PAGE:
If, however, you were to look at the game itself and compare it to real life, you'd find a lot of differences. Some of the differences are inconsequential: The prices for properties ($400? $120?) reflect both an earlier time and a need to improve playability (no sense having people count out $50,000 in increments of $500, a bill that doesn't even exist). Others are more subtle and, if a child were to use Monopoly as a proxy for the real world, really misrepresent the world.
They are, in short, lies.
If you have a debit card, the cost for using it is likely to drop -- for your local merchant.
Wall Street reform is coming -- and a compromise has been reached regarding one of its most hard-fought provisions.
Negotiators from the House and Senate have agreed to allow the Federal Reserve to regulate fees for debit card transactions. The fees, known as "swipe" or interchange fees, are paid by merchants in exchange for accepting debit cards.
Credit card swipe fees will remain unregulated.
A survey by Airfarewatchdog.com identifies readers' thoughts on the rudest flight attendants and other flight-related topics.
There's nothing scientific about reader polls, but sometimes the results can be quite satisfying. Take Airfarewatchdog's first -- and they hope annual -- subscriber poll. We appreciated the sentiments behind this finding:
83% of respondents have traveled with children in the past 12 months; however, 68% think there should be a separate section of the plane for passengers traveling with kids.
And what if little Johnny is incessantly kicking the back of your seat?
Proceeds from a class-action settlement could be sitting in your account.
Current and former users of travel booking site Expedia.com might have a little extra in their site accounts.
As part of a class-action lawsuit settlement, Expedia paid out $123.4 million in cash and site credits earlier this month. The lawsuit, filed in 2005 and settled in 2009, alleged that the company's bundled tax and service fees were excessive and that bundling the charges unfairly prevented consumers from assessing the amount and nature of individual fees. Expedia denies any wrongdoing. (Expedia responded by directing SmartMoney to its public filings on the lawsuit. Seattle firm Hagens Berman, which filed the lawsuit on behalf of consumers, did not return calls for comment.)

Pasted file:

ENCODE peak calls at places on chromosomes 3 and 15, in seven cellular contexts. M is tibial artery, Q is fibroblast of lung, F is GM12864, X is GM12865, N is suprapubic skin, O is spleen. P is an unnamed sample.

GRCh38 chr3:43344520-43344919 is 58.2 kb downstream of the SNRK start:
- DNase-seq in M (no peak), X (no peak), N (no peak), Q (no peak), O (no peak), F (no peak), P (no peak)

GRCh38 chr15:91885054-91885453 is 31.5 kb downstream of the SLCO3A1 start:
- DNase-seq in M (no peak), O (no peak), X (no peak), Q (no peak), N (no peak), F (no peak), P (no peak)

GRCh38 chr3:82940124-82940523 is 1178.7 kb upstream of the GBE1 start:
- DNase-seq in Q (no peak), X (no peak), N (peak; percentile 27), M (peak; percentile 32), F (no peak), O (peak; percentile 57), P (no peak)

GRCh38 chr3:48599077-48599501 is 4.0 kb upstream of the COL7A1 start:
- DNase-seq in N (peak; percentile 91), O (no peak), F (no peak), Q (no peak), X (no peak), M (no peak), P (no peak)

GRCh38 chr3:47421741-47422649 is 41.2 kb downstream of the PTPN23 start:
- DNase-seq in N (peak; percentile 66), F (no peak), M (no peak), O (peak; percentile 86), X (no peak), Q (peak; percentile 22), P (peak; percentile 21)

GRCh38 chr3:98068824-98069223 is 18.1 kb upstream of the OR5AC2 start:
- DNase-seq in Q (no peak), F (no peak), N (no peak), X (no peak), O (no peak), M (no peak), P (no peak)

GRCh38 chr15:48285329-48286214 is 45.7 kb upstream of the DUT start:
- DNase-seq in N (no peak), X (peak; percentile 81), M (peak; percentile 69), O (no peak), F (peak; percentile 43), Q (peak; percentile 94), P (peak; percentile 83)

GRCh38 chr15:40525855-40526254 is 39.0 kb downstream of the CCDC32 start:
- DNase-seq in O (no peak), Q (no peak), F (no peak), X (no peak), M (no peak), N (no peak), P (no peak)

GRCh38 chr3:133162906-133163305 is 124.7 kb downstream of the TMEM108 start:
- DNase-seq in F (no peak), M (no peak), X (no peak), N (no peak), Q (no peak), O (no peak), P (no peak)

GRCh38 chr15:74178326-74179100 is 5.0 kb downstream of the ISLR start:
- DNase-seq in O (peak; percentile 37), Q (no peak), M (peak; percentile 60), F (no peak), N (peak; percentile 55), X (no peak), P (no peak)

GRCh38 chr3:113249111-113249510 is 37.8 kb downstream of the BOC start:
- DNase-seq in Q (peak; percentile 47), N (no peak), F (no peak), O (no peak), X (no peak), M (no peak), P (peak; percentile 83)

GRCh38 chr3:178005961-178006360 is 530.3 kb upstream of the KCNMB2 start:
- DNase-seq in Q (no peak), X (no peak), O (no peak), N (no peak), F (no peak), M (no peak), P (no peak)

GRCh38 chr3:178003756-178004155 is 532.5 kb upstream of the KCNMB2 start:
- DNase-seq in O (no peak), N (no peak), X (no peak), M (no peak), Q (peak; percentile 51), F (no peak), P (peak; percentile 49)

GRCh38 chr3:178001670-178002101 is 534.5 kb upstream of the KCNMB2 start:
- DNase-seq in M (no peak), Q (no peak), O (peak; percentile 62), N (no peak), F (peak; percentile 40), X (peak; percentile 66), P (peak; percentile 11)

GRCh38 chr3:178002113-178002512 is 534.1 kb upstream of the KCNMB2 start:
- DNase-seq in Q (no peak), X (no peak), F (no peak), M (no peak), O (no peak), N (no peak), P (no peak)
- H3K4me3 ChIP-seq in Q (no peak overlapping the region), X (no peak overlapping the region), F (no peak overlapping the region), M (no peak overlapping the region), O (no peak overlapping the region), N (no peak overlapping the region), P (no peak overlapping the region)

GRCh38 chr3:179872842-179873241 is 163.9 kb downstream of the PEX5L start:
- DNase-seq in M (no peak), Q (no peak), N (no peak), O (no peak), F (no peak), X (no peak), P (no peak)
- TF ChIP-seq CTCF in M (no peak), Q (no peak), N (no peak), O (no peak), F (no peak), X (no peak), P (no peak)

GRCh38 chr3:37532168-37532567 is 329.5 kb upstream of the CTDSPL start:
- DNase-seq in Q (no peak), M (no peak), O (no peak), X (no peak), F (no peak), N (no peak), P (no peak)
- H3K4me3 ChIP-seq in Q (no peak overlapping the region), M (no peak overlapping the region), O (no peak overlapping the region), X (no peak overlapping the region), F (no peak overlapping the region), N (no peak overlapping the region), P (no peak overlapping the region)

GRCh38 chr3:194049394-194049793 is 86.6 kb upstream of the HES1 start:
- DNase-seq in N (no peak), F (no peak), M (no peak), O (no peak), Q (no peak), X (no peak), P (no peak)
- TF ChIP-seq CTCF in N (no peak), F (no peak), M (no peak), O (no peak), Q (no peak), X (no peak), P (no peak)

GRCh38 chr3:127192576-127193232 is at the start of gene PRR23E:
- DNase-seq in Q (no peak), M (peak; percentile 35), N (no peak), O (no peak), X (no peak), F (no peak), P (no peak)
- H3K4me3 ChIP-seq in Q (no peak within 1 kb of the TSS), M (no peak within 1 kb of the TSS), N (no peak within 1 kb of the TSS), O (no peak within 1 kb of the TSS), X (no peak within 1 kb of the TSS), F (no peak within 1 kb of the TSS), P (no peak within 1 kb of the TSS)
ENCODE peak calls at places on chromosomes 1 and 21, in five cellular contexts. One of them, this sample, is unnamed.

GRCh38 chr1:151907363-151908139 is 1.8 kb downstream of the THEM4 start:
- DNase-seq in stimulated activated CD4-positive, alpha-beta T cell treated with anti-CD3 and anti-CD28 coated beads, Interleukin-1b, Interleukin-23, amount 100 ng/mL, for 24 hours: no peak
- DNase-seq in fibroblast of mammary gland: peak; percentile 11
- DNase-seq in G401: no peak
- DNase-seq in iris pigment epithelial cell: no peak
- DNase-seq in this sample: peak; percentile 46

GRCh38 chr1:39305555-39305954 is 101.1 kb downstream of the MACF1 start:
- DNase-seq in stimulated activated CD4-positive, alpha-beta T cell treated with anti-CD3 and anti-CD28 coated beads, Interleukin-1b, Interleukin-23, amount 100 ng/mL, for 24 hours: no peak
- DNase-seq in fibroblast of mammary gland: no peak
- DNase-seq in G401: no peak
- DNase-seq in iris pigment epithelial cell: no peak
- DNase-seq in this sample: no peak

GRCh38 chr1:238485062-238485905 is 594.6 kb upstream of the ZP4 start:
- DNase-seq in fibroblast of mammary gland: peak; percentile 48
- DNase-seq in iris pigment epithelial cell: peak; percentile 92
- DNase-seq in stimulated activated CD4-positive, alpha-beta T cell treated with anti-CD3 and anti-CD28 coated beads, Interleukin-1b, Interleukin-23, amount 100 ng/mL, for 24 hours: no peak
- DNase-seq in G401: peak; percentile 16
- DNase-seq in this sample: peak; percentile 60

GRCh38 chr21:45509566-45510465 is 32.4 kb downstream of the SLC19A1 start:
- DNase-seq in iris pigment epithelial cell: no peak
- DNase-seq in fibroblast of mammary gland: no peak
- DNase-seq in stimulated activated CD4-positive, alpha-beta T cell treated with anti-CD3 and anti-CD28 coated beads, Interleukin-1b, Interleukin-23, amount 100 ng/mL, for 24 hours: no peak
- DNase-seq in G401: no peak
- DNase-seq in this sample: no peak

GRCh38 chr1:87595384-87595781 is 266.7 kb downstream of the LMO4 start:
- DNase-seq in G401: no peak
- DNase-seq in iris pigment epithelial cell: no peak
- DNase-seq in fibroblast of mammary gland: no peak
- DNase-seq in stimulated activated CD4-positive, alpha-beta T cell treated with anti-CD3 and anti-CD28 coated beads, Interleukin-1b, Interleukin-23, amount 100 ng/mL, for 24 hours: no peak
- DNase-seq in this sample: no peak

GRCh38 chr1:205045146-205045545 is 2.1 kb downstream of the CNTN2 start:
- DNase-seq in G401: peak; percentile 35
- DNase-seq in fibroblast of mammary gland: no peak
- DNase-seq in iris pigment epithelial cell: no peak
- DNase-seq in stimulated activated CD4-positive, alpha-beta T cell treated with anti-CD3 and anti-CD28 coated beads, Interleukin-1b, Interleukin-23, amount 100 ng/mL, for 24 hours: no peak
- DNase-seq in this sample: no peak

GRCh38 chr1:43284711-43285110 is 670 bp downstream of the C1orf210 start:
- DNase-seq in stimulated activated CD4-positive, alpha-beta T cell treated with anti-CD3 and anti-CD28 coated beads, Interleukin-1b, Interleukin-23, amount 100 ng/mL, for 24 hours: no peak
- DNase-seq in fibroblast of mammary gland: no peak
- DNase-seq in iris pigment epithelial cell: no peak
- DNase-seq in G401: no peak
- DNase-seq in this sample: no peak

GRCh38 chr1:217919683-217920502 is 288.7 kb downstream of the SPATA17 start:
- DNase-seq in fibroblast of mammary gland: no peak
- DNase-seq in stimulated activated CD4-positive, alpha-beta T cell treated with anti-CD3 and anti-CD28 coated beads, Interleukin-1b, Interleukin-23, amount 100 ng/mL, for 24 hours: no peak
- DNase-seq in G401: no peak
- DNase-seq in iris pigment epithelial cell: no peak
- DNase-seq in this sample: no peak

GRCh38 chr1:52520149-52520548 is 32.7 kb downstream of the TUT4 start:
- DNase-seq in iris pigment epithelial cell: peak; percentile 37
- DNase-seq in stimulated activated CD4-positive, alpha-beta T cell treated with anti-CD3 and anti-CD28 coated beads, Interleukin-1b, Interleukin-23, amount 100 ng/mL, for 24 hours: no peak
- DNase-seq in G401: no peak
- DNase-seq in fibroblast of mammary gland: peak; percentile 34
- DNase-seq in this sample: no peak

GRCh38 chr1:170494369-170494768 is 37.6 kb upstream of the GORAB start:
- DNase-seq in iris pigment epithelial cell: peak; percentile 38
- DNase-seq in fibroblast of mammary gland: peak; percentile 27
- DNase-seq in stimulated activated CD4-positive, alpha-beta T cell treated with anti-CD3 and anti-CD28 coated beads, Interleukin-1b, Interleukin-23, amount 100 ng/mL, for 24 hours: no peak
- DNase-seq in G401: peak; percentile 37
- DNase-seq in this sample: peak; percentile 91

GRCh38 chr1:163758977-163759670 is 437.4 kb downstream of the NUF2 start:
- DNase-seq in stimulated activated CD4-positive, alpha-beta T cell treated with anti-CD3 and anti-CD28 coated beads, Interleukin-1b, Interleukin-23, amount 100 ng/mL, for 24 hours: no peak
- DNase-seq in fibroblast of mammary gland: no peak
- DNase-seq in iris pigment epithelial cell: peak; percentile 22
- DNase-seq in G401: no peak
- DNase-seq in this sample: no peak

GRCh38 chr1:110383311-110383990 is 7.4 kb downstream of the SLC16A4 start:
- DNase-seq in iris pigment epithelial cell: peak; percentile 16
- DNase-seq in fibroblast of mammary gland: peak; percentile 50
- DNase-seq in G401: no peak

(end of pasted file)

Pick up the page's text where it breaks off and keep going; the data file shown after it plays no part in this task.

So, what's in it for travelers?
People who lose their jobs today don't get a 65% government subsidy for their COBRA health insurance payments.
If you lost your job on May 31, Uncle Sam will pay 65% of your COBRA health insurance bill for up to 15 months. But if you lost it on June 1, you're on your own.
The 65% subsidy was part of the $787 billion stimulus legislation passed in 2009. The subsidy was originally slated to last nine months, but was later increased to 15 months. It applied to those who lost their jobs between Sept. 1, 2008, and May 31, 2010. There was talk of extending the benefit until the end of 2010, but Congress ultimately concluded the nation couldn't afford the additional $7.8 billion it would have cost.